Vietnam, Cambodia and Thailand – 3 Countries in 10 days! What??? (Part 3)

This is a long overdue post. I got caught up lots of work and happenings these past few months so I had no time to sit and write. So here is the last installment…

(Thailand)

So we left Siem Reap via Nattakan Bus. I was quite excited about this trip because it is going to be my first time to cross a country border by land and of course, because of the festival in Thailand, LOY KRATHONG, that we really look forward to experiencing.

Nattakan Bus office in Siem Reap
Nattakan Bus office in Siem Reap

After about two hours into the ride, we arrived at the border where the bus conductor told us that we need to get off, take our luggage, head to the Immigration for the exit stamp, and they will wait for us to the other side.

So we did. There was a long queue and it took us about 30 mins to get stamped.  We then walked towards the Thailand side. Whenever I travel, especially when I am alone, I try not to look as if I am new to the place or that I am scared. I always pretend to know where I am going or what I am doing, out of the fear of being conned. That moment when we were crossing the border as we pull our suitcases and bags , I was a bit anxious, thinking there might be some people who would try to take advantage of us. There were a few guys at the gate who offered to carry our bags, but we refused. I also wanted to take a picture of the border, but I was quite hesitant to take out any of my gadgets, even my mobile phone. But it turns out, no one even tried to scam us and we arrived at the Thai immigration safe and sound.

So, after some 9 hours or so bus trip , we finally arrived in Mo Chit in BKK. It would have been less than 9 hours, if not for the long queue at the Thai immigration and  the traffic jam in the capital. It was rushed hour.  I called our hostel – Bed Station in Ratchathewi, to inform that we will be arriving late.  I was afraid they will think we won’t show up and cancel our reservations, and give the beds to walk-in guests.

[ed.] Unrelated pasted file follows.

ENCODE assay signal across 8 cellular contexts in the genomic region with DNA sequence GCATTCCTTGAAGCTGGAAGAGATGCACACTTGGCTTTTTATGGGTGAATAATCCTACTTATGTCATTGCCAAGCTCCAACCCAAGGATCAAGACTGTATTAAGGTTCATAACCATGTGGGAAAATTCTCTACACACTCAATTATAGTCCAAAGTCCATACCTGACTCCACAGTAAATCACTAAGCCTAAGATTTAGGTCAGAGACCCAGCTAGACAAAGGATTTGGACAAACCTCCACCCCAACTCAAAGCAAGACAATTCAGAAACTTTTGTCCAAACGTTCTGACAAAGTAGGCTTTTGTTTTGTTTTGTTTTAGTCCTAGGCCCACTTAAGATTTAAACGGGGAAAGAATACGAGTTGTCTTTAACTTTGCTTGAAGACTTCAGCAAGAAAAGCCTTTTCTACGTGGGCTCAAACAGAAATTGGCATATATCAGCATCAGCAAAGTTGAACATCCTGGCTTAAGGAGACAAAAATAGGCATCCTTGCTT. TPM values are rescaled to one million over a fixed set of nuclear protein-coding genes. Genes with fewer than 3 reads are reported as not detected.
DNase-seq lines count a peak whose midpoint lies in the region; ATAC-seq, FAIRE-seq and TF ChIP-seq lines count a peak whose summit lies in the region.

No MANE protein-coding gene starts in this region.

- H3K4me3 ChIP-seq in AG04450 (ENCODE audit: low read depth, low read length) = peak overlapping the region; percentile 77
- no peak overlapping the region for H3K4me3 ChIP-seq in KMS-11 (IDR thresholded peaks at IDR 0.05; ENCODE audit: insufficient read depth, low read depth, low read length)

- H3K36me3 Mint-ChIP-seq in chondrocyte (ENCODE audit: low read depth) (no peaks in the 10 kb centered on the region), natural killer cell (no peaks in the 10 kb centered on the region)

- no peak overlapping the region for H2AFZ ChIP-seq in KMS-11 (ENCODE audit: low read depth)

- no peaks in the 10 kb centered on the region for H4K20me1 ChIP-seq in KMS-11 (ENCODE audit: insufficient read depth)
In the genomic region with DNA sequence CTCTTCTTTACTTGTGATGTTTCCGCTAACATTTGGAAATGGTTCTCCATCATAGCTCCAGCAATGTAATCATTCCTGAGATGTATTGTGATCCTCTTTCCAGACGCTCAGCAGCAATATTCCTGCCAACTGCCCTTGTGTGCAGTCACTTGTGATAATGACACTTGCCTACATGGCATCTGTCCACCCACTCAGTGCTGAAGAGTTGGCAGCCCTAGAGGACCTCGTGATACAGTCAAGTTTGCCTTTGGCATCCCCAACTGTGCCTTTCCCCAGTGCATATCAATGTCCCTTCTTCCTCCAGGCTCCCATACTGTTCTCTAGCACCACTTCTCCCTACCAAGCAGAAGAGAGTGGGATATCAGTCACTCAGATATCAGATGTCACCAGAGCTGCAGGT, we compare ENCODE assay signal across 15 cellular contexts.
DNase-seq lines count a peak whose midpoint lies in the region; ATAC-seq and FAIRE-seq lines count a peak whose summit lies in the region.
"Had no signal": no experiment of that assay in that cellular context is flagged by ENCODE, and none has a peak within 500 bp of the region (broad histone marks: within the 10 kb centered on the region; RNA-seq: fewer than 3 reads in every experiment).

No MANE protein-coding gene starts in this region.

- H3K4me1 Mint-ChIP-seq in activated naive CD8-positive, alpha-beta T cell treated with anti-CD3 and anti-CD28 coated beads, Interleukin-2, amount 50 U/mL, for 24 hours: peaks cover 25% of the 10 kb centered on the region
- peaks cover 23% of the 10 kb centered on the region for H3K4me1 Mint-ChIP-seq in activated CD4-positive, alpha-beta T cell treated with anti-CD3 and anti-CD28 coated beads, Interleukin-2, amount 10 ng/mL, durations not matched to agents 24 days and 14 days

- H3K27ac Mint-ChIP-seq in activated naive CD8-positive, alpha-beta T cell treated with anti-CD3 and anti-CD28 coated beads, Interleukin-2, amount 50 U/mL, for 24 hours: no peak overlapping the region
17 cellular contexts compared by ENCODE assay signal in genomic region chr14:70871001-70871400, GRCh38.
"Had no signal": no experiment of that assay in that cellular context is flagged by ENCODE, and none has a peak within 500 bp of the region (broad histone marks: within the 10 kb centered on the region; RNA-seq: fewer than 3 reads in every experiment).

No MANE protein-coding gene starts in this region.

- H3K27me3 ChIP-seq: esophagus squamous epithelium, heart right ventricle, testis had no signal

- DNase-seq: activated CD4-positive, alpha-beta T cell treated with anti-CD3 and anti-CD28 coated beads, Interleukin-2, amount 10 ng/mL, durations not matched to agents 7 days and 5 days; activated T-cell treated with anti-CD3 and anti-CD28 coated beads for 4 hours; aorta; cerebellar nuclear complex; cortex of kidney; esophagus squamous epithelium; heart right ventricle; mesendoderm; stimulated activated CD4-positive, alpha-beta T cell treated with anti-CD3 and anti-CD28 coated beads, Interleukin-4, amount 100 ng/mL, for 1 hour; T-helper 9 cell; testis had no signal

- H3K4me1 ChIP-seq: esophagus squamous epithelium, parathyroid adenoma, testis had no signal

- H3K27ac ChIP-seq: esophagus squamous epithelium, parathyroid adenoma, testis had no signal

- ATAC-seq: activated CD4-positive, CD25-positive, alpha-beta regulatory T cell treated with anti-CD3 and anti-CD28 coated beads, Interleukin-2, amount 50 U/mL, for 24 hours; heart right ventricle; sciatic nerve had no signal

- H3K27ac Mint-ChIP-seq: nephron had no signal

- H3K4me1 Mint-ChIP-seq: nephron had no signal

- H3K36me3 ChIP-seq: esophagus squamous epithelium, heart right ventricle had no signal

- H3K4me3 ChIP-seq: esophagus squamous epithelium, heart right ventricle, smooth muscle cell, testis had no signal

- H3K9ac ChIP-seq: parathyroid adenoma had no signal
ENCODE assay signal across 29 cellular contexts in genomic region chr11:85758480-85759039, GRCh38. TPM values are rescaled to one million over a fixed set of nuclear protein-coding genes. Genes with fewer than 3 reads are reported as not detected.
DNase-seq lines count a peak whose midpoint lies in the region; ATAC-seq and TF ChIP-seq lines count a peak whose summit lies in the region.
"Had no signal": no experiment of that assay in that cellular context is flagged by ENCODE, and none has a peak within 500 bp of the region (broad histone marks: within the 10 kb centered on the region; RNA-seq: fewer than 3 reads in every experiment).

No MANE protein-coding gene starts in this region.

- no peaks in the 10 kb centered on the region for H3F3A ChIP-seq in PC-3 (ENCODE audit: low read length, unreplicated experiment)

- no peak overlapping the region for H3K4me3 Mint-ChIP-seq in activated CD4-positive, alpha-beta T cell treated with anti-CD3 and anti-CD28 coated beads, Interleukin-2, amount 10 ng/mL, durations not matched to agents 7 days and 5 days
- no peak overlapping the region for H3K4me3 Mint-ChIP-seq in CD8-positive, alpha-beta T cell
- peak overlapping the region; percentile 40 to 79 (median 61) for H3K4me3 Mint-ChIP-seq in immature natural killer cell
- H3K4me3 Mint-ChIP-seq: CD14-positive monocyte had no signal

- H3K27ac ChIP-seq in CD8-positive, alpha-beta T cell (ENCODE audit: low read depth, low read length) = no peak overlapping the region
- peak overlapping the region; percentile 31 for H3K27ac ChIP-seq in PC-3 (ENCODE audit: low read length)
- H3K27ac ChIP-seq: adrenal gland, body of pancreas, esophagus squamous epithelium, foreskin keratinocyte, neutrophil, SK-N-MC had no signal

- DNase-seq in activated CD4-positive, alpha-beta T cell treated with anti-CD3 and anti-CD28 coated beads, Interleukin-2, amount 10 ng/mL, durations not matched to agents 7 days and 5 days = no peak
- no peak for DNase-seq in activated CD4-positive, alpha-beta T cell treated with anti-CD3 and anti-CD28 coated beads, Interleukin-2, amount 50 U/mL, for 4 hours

Bed Station is a really nice hostel. The check-in was smooth and the staff are accommodating. I noticed some krathongs on the table by the reception. Actually their guests made those krathongs early that day/afternoon and we were told that after we secure our bags in our room, we can get one krathong each and  head to the nearby canal to release it.

Bed Station Hostel - indeed a best place to rest in BKK.
Bed Station Hostel – indeed a best place to rest in BKK.
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The reception
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Busy staff

And so we did. The canal was about 10-minute walk from the hostel and there were already some locals praying and releasing their krathongs. But it was nothing grand. I was expecting to see a sea of krathongs that night but I guess that’s in Chao Phraya river,  and it was raining and we were already tired to head there. So after the delicious dinner at Sabaitong Thai Restaurant, we headed back to our hostel to take some rest. I didn’t get to take pictures of the Thai food that we ate, but I have to say, it is the best I’ve had in this trip!

krathong
krathong
That's me, joining the locals celebrate Loy Krathong
That’s me with the krathong

The next day, we decided to go to Ayutthaya – the ancient city located outside Bangkok. We went to Hua Lamphong train station, as initially our plan is to take a train and bike around Ayutthaya, but we ended up renting a minivan for convenience ‘s sake.

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Hua Lamphong Train Station
Hua Lamphong Train Station
Passengers at the Hua Lamphong train station
Passengers at the Hua Lamphong train station
In Ayutthaya
In Ayutthaya
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One of the Buddhas in Ayutthaya ruins.